Erik: In the case like, I don't know the word in English but in Spanish they call [Spanish 00:26:19]. Which means the mom take too much care about their kids, and sometimes that don't let you grow up. You know what I'm saying? And that is very different between one and another culture.
Anita: Yeah. And that's something you liked about the U.S.?
Erik: Yeah. They independent, yeah. I lived on my own. If I am grumpy, it's okay to be grumpy. I mean, I want to be grumpy. Everybody gets grumpy. You know? I like that. Not that I need to please everyone, or I have to smile even though when I don't want to.
Erik: You know, I like that.
Erik: Or yeah, it's what I like. And more likely too much independence that becomes because the social opportunities you have. Meaning if you can pay your bills, you don't rely too much on your dad or your mom. Like right now, I live in a three-story house. Belongs to me, but I share with my mom. In the U.S., I have the option to say, “I’m going to pay my rent. Even though this is my house, I just going to move.” Right here, I can’t do that because economics. I got another house—it belongs to me—but is in a neighborhood that is no safe. People rob, and kill, and stab. So I stay with my mom. [Laughs]. So that's the difference. And the economics give you that independence. You know, well, I can rent another place. Is not a big deal.
Anita: So, what happened to you? How did you get stopped by the police? What's the story?
Erik: I was on my AA meeting. I was on the work, and before work I have a AA meeting, so I was driving without a seatbelt. I was pulled over by a police officer, he asked me for my driver's license. I have driver's license for another state. Then, he made it no valid which was a violation. I know it was illegal, but I was trying to stick as much as I can to the law. So I have a driver's license from another state. For which, the police officer is supposed to give me only a ticket at the most—you go to the court, the court told you no, you have a valid license, you don't have this. But the police officers knew if he locked me down then they going to interview me with an ICE officer. So he knew what he was doing. But, it was, well, just driving without the seat belt.
Anita: Wow. But, were you living in Maryland?
Anita: Did you have a Maryland license?
Erik: Yep. But, if you go to Georgia, they ask you for green card and social security which I don't have. So I was driving with my Maryland license.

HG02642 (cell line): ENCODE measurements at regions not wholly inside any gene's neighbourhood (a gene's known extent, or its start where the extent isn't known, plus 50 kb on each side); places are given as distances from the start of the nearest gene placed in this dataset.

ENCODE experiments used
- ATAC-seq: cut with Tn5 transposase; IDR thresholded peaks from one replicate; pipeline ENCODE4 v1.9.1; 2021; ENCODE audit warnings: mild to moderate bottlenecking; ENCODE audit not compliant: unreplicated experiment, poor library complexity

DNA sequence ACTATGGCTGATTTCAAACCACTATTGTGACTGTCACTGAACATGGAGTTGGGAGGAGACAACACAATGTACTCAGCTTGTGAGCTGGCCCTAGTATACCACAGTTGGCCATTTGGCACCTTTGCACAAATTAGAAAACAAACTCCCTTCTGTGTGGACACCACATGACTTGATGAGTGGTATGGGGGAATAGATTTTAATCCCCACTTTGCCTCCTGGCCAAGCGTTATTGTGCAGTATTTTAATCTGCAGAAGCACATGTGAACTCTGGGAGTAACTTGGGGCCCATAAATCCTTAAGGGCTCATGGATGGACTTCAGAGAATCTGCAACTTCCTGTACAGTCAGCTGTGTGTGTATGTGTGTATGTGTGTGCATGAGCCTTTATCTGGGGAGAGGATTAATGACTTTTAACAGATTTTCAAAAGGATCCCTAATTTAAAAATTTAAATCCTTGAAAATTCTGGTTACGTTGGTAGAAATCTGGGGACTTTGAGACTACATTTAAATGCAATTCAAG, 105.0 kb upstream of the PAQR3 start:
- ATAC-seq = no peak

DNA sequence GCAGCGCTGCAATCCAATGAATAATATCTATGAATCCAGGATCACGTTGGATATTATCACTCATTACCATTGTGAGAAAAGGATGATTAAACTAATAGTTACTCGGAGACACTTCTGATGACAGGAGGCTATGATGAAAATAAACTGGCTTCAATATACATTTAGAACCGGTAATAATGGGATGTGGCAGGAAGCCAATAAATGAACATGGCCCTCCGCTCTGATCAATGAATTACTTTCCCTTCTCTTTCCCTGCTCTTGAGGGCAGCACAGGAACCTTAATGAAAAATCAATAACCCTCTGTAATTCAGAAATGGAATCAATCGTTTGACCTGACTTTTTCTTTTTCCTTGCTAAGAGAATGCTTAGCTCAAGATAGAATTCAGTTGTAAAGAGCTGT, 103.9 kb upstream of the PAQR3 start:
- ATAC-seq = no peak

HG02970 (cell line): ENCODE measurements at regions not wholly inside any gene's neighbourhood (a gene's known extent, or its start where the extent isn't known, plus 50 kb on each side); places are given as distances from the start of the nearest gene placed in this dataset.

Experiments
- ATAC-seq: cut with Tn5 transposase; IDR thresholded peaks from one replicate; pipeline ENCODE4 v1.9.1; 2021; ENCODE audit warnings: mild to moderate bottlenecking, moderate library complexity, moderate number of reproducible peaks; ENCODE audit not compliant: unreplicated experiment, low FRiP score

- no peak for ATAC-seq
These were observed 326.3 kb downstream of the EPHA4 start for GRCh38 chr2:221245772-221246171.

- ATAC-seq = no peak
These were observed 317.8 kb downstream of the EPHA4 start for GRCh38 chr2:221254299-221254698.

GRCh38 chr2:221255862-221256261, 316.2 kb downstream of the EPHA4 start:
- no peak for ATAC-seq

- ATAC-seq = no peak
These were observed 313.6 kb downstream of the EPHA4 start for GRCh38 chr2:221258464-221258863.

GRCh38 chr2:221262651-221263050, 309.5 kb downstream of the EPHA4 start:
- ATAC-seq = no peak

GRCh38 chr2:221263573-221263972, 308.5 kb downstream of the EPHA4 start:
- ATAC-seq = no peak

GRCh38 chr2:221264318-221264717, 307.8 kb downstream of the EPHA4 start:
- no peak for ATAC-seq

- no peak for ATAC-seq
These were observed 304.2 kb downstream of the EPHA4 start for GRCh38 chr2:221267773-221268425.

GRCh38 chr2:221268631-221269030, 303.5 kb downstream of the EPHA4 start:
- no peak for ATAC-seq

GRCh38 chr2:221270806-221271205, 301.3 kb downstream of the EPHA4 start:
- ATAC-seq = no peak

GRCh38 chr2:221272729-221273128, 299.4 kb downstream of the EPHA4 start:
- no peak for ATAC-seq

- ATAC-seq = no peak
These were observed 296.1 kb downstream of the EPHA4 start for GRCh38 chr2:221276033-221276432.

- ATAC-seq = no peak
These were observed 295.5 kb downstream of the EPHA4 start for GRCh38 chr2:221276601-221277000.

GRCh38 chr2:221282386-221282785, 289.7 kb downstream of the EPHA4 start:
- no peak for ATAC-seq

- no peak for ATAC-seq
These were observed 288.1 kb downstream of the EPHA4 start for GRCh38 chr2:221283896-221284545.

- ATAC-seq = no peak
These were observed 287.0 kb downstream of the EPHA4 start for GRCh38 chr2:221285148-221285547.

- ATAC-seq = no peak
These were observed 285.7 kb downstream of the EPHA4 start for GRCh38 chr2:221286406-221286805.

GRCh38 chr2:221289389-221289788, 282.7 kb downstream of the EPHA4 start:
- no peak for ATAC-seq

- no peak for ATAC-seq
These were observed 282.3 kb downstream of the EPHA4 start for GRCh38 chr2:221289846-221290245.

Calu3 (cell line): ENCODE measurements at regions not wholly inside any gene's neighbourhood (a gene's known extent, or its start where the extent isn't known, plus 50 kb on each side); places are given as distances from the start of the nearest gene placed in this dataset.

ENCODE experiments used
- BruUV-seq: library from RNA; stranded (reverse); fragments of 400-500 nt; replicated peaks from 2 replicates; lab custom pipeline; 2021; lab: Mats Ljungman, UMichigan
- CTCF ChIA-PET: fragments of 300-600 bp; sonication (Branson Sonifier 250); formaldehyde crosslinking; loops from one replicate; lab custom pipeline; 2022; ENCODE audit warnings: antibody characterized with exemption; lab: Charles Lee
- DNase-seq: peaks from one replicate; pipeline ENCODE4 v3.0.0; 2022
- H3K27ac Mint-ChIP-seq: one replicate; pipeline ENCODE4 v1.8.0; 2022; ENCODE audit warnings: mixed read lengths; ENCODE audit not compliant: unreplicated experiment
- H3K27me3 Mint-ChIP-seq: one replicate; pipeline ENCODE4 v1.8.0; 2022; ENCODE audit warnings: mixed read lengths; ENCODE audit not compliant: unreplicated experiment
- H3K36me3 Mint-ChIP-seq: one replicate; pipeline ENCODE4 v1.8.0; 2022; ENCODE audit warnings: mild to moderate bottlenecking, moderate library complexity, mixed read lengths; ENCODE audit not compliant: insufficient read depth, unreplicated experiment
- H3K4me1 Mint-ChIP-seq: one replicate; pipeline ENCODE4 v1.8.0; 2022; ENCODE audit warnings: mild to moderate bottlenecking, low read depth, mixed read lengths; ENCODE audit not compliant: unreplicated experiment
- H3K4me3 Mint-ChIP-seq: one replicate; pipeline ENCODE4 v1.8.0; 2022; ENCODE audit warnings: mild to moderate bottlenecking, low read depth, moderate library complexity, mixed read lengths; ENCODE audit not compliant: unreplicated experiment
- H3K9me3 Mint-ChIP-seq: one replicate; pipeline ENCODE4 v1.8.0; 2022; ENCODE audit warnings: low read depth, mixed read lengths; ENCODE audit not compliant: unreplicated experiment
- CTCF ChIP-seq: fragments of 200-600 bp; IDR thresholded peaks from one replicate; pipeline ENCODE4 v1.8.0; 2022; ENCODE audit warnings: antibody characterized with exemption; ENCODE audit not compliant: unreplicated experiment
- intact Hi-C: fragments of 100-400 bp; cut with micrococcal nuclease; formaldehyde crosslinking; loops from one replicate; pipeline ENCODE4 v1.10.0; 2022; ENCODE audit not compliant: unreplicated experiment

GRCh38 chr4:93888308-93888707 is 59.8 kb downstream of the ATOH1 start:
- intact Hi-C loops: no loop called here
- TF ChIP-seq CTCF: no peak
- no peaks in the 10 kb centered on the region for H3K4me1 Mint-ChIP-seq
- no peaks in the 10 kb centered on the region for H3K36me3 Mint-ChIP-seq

Anita: Got it. So then, he turned you over to ICE?
Anita: And then what happened.
Erik: I went to the judge, and the judge say, “Well, you don't supposed to be here because you have a valid driver's license. But, you do not belong to me. You belong to ICE court, or immigration court.” So they moved me over to immigration center.
Anita: What was that like?
Erik: It was like, the press... I never feel scared because I'm a big guy, I'm not afraid. But I mean, it was just luck. Just sitting there, doing nothing. Getting big. They feed you all the time. [Laughs]. You don't have nothing to do but eat and watch TV. And like right now, I go to swim. I jog a little bit. You know? That's what I do. I used to do that.
Anita: But you said you would think about going back to the States?
Erik: Not thinking going back, not really. It's not my priority. But if I would… There is a slight possibility. I have a girlfriend, and she is becoming a citizen. And she wants to marry and fix my documents. If that happens, yes. But if not, then I would not.
Anita: So you've managed to keep your girlfriend in the states?
Erik: Not really, because I never did in the past because even though when I try—not try because I have the chances three times—I never feel like I just going to marry because I want my document. Now, somehow, I do regret, like, “Man. I should do that.” But it was my decision. At the time I thought, “Well, I ain't going to be married if I don't love this person.”
Anita: Did you have any hopes and dreams that sort of ended with your deportation?
Erik: Of what?
Anita: Of what you were going to do with yourself in the States with your life. How did you imagine your life?
Erik: At that time?
Anita: Yeah. Before you were deported.
Erik: Oh yeah.
Anita: What were they?
Erik: My hopes?
Anita: Yeah, your hopes and dreams.
Erik: My hopes and dreams, it was like, well, I have good conduct. I don't drink. I don't drunk and drive. I quit drugs. Never been in the United States been using drugs. I been doing social work. I used to go to church, so they going to see that this is a good guy who does not deserve to be deported. What was the reason, work is what he do. That was my hope.
Anita: [Affirmative noise].
Erik: On the Obama's presidency, the immigration laws, they have a—I don't know the terminology, but they considered morals. You have morals? You don't have a criminal background? You don't have felonies? Which, I don't have even a criminal record. It was only a driver’s license offense. It was like going to jail for steal Doritos. [Laughs]. You know? But that's it. So, my dreams, it was like, “Well, if you go to court, when you go to court, supposed to be... Justice, no? And if you see a judge...” [Laughs]. I could even see, on the judge face, “I going to fuck you up, but I don’t have to.” I could see that on the judge face when he give me the sentence. I’m sorry for cursing, but I could see that on his face. Like, “I going to deport you but.” He has a face like he is doing something wrong. [Laughs]